Union Station (Jackson, Mississippi)
Jackson's Union Station as seen from Capitol Street
|Address||300 West Capitol Street
Jackson, MS 39201
|Platforms||3 island platform|
|Owned by||City of Jackson|
|Passengers (2013)||48,327 3%|
Union Station is an intermodal transit station in Jackson, Mississippi, United States. It is operated by the Jackson Transit System and serves Amtrak rail lines, Greyhound Lines intercity buses, and is Jackson's main city bus station.
Train service first came to Jackson, Mississippi in 1840, when the Clinton and Vicksburg Railway established a connection. The city became a more prominent rail hub after the American Civil War as a stop for what eventually became the Illinois Central Railroad. The modern Georgian Revival station was built in 1927 by Illinois Central when the rail lines were rebuilt through downtown.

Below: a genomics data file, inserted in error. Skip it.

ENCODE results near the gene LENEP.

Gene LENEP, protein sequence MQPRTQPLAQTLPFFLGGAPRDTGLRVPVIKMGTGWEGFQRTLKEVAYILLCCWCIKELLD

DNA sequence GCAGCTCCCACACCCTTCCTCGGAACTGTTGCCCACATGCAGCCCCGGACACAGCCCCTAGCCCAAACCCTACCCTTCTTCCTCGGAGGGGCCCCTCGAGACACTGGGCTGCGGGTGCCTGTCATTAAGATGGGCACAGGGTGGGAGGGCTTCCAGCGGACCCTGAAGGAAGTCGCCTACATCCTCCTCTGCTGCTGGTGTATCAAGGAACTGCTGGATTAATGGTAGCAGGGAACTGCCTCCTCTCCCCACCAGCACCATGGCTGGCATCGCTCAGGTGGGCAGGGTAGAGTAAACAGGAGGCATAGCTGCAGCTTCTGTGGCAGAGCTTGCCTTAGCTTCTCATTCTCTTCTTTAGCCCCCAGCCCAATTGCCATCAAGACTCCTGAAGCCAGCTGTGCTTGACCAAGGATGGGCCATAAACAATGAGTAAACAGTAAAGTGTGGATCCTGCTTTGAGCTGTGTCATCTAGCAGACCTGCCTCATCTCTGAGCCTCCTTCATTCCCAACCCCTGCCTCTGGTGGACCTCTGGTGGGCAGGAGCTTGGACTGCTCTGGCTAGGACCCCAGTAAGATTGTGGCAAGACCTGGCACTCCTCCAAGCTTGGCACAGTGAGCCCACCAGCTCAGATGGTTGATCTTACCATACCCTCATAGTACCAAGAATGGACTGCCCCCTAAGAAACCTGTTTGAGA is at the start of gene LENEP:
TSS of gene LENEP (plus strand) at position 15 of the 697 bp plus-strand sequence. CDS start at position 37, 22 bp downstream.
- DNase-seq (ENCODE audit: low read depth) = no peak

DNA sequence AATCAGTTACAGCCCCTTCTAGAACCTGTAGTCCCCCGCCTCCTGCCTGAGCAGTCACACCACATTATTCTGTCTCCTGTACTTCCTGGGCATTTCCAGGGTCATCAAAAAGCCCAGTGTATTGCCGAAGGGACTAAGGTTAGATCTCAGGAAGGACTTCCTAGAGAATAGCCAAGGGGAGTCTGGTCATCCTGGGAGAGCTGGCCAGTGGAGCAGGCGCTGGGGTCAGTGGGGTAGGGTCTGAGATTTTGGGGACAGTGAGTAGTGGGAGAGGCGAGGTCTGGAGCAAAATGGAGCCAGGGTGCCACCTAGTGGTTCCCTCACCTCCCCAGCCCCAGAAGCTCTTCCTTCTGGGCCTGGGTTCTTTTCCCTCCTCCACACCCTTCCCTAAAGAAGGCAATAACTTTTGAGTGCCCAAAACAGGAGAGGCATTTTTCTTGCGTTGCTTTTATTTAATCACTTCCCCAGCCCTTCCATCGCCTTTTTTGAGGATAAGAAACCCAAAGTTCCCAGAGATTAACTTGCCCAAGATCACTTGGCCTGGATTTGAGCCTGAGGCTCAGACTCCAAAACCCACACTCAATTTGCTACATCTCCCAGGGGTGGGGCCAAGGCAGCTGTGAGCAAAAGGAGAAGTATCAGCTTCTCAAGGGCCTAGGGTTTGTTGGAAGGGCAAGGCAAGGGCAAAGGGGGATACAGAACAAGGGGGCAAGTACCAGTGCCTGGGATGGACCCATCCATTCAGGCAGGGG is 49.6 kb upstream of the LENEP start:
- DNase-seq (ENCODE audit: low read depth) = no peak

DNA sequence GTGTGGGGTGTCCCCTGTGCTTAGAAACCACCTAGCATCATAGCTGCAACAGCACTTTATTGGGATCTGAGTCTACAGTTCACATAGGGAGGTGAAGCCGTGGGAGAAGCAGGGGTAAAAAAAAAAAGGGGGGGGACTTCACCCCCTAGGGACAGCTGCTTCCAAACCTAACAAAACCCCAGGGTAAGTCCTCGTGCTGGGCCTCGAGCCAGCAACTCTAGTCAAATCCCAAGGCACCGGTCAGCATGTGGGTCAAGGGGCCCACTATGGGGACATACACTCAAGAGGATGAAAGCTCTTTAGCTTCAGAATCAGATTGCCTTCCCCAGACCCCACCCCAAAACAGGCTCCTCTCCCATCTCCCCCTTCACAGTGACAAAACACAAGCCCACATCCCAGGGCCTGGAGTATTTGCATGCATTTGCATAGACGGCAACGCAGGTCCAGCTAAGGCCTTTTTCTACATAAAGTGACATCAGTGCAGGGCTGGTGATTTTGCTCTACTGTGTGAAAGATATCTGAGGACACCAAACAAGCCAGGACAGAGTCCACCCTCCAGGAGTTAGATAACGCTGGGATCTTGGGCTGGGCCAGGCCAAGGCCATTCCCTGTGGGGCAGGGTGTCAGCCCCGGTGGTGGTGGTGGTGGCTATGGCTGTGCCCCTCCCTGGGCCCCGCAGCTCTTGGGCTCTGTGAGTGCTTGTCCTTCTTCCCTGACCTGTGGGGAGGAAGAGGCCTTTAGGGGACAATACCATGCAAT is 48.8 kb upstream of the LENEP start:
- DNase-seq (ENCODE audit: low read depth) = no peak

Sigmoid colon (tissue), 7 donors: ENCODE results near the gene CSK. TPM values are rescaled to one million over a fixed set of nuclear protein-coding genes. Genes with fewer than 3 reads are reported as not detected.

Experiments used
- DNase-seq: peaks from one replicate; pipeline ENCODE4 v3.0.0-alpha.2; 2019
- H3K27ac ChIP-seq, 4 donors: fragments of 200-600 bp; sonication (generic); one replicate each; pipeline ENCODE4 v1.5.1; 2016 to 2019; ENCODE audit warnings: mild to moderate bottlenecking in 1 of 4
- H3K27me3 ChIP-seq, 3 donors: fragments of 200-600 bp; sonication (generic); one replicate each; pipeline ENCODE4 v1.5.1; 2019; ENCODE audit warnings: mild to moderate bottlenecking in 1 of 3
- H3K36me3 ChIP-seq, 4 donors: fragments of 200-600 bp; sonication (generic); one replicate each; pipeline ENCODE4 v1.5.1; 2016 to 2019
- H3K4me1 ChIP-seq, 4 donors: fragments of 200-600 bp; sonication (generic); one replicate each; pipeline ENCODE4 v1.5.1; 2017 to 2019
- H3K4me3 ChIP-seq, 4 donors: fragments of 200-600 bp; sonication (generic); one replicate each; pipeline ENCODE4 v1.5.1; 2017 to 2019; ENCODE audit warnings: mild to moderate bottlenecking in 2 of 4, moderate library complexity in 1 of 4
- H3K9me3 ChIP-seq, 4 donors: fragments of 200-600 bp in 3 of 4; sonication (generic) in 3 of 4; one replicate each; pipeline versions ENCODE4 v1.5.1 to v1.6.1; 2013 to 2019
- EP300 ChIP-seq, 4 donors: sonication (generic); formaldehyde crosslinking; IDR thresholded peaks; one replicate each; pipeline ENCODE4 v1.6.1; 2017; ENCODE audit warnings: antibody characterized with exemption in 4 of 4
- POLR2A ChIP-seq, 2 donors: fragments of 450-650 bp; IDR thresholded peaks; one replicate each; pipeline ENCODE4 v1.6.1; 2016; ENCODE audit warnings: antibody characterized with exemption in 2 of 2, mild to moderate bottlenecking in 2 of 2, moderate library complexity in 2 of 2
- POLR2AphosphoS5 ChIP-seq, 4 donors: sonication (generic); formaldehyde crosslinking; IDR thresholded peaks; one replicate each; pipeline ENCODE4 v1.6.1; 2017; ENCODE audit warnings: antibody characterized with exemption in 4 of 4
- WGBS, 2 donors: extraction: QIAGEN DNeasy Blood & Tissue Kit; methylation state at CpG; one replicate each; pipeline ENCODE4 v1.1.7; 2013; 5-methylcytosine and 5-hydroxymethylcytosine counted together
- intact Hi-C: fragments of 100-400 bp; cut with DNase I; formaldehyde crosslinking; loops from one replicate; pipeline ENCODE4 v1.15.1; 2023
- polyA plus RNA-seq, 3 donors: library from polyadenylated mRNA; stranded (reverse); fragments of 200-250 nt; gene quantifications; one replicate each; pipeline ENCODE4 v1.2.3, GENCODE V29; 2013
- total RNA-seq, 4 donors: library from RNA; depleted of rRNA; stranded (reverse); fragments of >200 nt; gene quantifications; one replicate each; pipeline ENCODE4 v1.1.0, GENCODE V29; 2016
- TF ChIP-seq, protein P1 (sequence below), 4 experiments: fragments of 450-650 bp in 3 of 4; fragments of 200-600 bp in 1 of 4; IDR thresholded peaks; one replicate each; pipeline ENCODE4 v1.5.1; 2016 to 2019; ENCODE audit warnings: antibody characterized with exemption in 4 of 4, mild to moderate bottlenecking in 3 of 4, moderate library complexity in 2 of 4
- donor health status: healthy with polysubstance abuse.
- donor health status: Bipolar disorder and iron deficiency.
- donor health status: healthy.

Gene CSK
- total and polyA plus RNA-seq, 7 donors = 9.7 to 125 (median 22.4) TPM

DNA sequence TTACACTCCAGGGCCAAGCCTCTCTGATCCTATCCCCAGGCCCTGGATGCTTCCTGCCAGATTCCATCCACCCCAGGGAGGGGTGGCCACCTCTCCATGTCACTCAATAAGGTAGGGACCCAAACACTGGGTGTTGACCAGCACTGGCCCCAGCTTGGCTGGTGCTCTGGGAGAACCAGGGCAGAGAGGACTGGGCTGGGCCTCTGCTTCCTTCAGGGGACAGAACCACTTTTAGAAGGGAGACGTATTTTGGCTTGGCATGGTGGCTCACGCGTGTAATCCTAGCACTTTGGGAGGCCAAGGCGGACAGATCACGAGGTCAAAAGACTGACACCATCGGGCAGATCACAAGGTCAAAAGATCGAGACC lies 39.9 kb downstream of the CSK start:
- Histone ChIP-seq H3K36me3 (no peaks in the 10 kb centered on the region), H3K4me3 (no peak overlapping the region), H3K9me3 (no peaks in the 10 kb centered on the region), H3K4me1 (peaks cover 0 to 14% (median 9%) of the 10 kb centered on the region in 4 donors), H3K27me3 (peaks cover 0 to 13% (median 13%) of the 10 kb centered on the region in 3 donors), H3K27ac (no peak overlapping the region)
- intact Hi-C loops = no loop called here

After years of disuse, in 2003 the City of Jackson purchased the building from the Canadian National Railway, the successor to Illinois Central, with the intention of turning it into a multimodal hub named Union Station. The city undertook a $20 million renovation funded by the Intermodal Surface Transportation Efficiency Act and the Jackson Redevelopment Authority; Dale and Associates were chosen as architects. The city converted the building into the Jackson Transit System's primary bus station and added facilities for Greyhound Lines. The former freighthouse was converted for use by Amtrak, and other areas of the building were redesigned for commercial use. Dale and Associates received a 2005 Mississippi AIA Merit Award for the completed project. It is listed as a Mississippi Landmark.
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